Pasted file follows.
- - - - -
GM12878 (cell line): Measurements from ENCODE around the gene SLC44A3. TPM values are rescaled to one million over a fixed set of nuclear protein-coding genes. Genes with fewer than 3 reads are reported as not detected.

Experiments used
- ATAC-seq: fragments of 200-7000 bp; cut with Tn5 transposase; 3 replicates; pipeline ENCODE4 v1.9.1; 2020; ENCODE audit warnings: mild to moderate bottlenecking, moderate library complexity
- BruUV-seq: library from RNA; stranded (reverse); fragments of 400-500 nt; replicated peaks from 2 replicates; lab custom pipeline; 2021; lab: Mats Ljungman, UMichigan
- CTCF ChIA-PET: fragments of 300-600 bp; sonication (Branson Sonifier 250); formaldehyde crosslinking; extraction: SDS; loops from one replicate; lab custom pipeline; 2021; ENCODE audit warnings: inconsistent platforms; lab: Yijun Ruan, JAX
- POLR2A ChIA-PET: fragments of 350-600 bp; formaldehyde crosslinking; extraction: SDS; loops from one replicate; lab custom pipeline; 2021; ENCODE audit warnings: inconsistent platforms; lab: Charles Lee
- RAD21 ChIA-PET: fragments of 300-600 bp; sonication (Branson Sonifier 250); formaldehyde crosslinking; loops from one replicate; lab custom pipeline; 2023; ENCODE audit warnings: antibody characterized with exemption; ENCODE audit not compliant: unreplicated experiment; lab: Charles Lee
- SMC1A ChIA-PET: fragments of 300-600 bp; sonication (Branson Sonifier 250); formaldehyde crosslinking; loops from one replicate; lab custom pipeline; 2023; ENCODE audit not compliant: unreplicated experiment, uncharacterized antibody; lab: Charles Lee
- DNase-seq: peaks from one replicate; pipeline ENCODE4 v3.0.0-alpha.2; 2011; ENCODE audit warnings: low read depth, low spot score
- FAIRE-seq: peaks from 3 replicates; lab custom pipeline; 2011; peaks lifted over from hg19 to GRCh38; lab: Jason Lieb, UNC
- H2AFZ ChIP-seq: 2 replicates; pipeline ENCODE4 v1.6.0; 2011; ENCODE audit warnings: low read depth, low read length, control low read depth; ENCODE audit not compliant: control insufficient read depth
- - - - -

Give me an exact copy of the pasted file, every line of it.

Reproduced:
GM12878 (cell line): Measurements from ENCODE around the gene SLC44A3. TPM values are rescaled to one million over a fixed set of nuclear protein-coding genes. Genes with fewer than 3 reads are reported as not detected.

Experiments used
- ATAC-seq: fragments of 200-7000 bp; cut with Tn5 transposase; 3 replicates; pipeline ENCODE4 v1.9.1; 2020; ENCODE audit warnings: mild to moderate bottlenecking, moderate library complexity
- BruUV-seq: library from RNA; stranded (reverse); fragments of 400-500 nt; replicated peaks from 2 replicates; lab custom pipeline; 2021; lab: Mats Ljungman, UMichigan
- CTCF ChIA-PET: fragments of 300-600 bp; sonication (Branson Sonifier 250); formaldehyde crosslinking; extraction: SDS; loops from one replicate; lab custom pipeline; 2021; ENCODE audit warnings: inconsistent platforms; lab: Yijun Ruan, JAX
- POLR2A ChIA-PET: fragments of 350-600 bp; formaldehyde crosslinking; extraction: SDS; loops from one replicate; lab custom pipeline; 2021; ENCODE audit warnings: inconsistent platforms; lab: Charles Lee
- RAD21 ChIA-PET: fragments of 300-600 bp; sonication (Branson Sonifier 250); formaldehyde crosslinking; loops from one replicate; lab custom pipeline; 2023; ENCODE audit warnings: antibody characterized with exemption; ENCODE audit not compliant: unreplicated experiment; lab: Charles Lee
- SMC1A ChIA-PET: fragments of 300-600 bp; sonication (Branson Sonifier 250); formaldehyde crosslinking; loops from one replicate; lab custom pipeline; 2023; ENCODE audit not compliant: unreplicated experiment, uncharacterized antibody; lab: Charles Lee
- DNase-seq: peaks from one replicate; pipeline ENCODE4 v3.0.0-alpha.2; 2011; ENCODE audit warnings: low read depth, low spot score
- FAIRE-seq: peaks from 3 replicates; lab custom pipeline; 2011; peaks lifted over from hg19 to GRCh38; lab: Jason Lieb, UNC
- H2AFZ ChIP-seq: 2 replicates; pipeline ENCODE4 v1.6.0; 2011; ENCODE audit warnings: low read depth, low read length, control low read depth; ENCODE audit not compliant: control insufficient read depth